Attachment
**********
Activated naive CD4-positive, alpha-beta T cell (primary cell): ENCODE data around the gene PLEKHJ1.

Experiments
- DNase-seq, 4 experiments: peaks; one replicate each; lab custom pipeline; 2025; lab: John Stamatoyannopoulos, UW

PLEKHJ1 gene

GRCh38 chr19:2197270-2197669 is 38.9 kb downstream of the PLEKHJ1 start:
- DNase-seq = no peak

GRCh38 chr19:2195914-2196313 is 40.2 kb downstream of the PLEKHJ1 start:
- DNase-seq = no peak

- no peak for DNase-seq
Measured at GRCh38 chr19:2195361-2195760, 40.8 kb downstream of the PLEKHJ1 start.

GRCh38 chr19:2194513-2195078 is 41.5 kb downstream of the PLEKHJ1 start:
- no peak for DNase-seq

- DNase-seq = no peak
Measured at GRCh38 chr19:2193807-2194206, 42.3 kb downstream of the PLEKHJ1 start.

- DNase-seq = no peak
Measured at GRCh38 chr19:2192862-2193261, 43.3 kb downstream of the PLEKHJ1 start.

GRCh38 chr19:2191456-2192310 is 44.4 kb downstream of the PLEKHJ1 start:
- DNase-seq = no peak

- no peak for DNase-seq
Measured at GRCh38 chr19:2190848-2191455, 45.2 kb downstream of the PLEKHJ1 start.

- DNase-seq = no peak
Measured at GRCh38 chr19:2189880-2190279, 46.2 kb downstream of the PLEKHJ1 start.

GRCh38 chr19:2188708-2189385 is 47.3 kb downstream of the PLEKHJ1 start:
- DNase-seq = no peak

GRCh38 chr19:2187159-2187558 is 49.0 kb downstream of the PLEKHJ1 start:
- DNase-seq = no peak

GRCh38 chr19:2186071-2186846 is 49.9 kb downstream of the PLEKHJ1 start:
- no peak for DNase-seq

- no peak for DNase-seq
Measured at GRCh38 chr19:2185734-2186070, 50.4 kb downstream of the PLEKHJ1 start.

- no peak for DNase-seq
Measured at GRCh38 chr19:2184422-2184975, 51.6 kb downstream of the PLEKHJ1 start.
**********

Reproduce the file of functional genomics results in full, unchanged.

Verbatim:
Activated naive CD4-positive, alpha-beta T cell (primary cell): ENCODE data around the gene PLEKHJ1.

Experiments
- DNase-seq, 4 experiments: peaks; one replicate each; lab custom pipeline; 2025; lab: John Stamatoyannopoulos, UW

PLEKHJ1 gene

GRCh38 chr19:2197270-2197669 is 38.9 kb downstream of the PLEKHJ1 start:
- DNase-seq = no peak

GRCh38 chr19:2195914-2196313 is 40.2 kb downstream of the PLEKHJ1 start:
- DNase-seq = no peak

- no peak for DNase-seq
Measured at GRCh38 chr19:2195361-2195760, 40.8 kb downstream of the PLEKHJ1 start.

GRCh38 chr19:2194513-2195078 is 41.5 kb downstream of the PLEKHJ1 start:
- no peak for DNase-seq

- DNase-seq = no peak
Measured at GRCh38 chr19:2193807-2194206, 42.3 kb downstream of the PLEKHJ1 start.

- DNase-seq = no peak
Measured at GRCh38 chr19:2192862-2193261, 43.3 kb downstream of the PLEKHJ1 start.

GRCh38 chr19:2191456-2192310 is 44.4 kb downstream of the PLEKHJ1 start:
- DNase-seq = no peak

- no peak for DNase-seq
Measured at GRCh38 chr19:2190848-2191455, 45.2 kb downstream of the PLEKHJ1 start.

- DNase-seq = no peak
Measured at GRCh38 chr19:2189880-2190279, 46.2 kb downstream of the PLEKHJ1 start.

GRCh38 chr19:2188708-2189385 is 47.3 kb downstream of the PLEKHJ1 start:
- DNase-seq = no peak

GRCh38 chr19:2187159-2187558 is 49.0 kb downstream of the PLEKHJ1 start:
- DNase-seq = no peak

GRCh38 chr19:2186071-2186846 is 49.9 kb downstream of the PLEKHJ1 start:
- no peak for DNase-seq

- no peak for DNase-seq
Measured at GRCh38 chr19:2185734-2186070, 50.4 kb downstream of the PLEKHJ1 start.

- no peak for DNase-seq
Measured at GRCh38 chr19:2184422-2184975, 51.6 kb downstream of the PLEKHJ1 start.